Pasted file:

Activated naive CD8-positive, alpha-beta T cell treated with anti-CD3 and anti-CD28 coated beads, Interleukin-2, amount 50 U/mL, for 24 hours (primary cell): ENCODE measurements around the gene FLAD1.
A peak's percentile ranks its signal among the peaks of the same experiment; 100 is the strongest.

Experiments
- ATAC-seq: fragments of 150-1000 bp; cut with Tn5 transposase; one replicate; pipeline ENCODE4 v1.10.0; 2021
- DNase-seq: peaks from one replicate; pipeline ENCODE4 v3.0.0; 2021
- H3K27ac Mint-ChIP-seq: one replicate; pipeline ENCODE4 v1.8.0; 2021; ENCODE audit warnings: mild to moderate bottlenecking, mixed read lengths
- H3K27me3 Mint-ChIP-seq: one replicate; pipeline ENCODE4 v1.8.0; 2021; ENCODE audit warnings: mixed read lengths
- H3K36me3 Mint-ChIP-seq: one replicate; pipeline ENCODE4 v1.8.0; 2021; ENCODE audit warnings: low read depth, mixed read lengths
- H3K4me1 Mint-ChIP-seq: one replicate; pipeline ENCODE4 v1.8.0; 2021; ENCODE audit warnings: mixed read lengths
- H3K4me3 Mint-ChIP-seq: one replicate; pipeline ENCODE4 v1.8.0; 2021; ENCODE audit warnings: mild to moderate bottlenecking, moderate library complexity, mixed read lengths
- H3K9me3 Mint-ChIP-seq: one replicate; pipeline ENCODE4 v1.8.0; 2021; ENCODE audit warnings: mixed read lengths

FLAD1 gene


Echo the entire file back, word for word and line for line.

Activated naive CD8-positive, alpha-beta T cell treated with anti-CD3 and anti-CD28 coated beads, Interleukin-2, amount 50 U/mL, for 24 hours (primary cell): ENCODE measurements around the gene FLAD1.
A peak's percentile ranks its signal among the peaks of the same experiment; 100 is the strongest.

Experiments
- ATAC-seq: fragments of 150-1000 bp; cut with Tn5 transposase; one replicate; pipeline ENCODE4 v1.10.0; 2021
- DNase-seq: peaks from one replicate; pipeline ENCODE4 v3.0.0; 2021
- H3K27ac Mint-ChIP-seq: one replicate; pipeline ENCODE4 v1.8.0; 2021; ENCODE audit warnings: mild to moderate bottlenecking, mixed read lengths
- H3K27me3 Mint-ChIP-seq: one replicate; pipeline ENCODE4 v1.8.0; 2021; ENCODE audit warnings: mixed read lengths
- H3K36me3 Mint-ChIP-seq: one replicate; pipeline ENCODE4 v1.8.0; 2021; ENCODE audit warnings: low read depth, mixed read lengths
- H3K4me1 Mint-ChIP-seq: one replicate; pipeline ENCODE4 v1.8.0; 2021; ENCODE audit warnings: mixed read lengths
- H3K4me3 Mint-ChIP-seq: one replicate; pipeline ENCODE4 v1.8.0; 2021; ENCODE audit warnings: mild to moderate bottlenecking, moderate library complexity, mixed read lengths
- H3K9me3 Mint-ChIP-seq: one replicate; pipeline ENCODE4 v1.8.0; 2021; ENCODE audit warnings: mixed read lengths

FLAD1 gene